Daily Reformation, Romans 11:30-12:2
From the Reformer
…the Apostle’s object was to teach us what the word is to us. The sword is a metaphorical word often used in Scripture; but the Apostle not content with a simple comparison, says, that God’s word is sharper than any sword, even than a sword that cuts on both sides, or two-edged; for at that time swords were in common use, which were blunt on one side, and sharp on the other. Piercing even to the dividing asunder of the soul and spirit, or to the dividing of the soul and spirit, etc. The word soul means often the same with spirit; but when they occur together, the first includes all the affections, and the second means what they call the intellectual faculty. So Paul, writing to the Thessalonians, uses the words, when he prays God to keep their spirit, and soul, and body blameless until the coming of Christ (1Th 5:23), he meant no other thing, but that they might continue pure and chaste in mind, and will, and outward actions.
—John Calvin, Commentary on Hebrews (4:12)
Pulling It Together
God desires good companionship and he desires it with his creation. That his creation chooses to be bad, presents a quandary as to whether God will get what he desires. God is persistent, however, and does get what he wants by offering his disobedient creatures mercy. His mercy comes with a price—the death of his Son and your “death” as well. Your death is by the sword—a sword sharper than any other, that pierces you to the depths of your being. (Heb 4:12) It cuts you so deep, so surgically, that you are altogether healed, transformed into the kind of creature God intended all along. That transforming sword has two edges: a living, spiritual edge and a mental edge. The Spirit of Jesus, the Living Word pares you with this pass and his written word carves you with the next. By this sword we become living sacrifices of a pure religion that requires these kind cuts of God to refine you, making you a fit friend here and a companion for eternity.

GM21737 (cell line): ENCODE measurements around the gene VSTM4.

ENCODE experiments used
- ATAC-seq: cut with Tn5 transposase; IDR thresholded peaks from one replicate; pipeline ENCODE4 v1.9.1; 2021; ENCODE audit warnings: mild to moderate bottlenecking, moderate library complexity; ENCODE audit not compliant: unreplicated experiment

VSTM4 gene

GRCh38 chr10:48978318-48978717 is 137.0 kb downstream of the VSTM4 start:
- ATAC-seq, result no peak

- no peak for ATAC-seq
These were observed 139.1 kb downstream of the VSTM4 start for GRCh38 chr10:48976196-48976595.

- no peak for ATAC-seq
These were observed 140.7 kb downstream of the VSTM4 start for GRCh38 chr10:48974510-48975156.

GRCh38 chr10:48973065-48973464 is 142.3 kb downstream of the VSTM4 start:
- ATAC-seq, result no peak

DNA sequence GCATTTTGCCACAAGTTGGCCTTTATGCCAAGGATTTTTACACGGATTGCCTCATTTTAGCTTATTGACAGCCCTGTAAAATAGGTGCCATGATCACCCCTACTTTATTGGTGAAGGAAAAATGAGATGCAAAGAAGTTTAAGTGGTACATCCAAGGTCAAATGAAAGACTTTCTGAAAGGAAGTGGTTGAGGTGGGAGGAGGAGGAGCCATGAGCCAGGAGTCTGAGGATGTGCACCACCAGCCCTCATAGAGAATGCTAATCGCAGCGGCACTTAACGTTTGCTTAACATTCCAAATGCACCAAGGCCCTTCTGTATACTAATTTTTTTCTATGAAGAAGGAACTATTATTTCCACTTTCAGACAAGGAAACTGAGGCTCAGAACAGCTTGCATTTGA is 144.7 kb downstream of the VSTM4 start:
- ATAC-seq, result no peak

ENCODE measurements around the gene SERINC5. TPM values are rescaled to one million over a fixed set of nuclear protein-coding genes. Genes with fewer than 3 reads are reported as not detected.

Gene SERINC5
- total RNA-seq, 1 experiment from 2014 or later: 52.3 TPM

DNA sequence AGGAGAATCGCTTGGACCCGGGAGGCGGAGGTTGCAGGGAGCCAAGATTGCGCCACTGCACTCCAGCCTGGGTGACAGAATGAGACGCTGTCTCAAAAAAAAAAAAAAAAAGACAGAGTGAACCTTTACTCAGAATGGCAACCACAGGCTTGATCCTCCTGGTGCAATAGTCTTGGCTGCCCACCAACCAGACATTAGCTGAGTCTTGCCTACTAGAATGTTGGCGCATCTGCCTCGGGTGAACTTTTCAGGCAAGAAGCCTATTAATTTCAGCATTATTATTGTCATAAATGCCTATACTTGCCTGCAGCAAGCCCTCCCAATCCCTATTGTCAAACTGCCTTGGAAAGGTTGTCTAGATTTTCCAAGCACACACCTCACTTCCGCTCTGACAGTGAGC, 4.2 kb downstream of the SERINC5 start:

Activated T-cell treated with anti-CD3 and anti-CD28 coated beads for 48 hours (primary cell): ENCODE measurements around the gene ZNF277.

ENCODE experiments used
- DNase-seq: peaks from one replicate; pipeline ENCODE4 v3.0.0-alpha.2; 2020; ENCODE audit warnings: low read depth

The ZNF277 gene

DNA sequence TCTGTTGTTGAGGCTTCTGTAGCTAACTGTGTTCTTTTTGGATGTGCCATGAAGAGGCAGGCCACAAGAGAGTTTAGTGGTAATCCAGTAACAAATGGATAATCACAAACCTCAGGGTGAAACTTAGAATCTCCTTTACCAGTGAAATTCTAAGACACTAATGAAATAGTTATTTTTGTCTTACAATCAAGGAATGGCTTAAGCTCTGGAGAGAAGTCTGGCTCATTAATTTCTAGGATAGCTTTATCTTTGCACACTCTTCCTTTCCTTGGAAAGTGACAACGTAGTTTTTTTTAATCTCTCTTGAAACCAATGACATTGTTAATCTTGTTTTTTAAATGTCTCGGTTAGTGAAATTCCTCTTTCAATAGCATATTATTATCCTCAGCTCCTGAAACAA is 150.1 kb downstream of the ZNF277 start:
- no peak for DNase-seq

© Mark E. Ryman, Daily Reformation: Devotions with the Reformers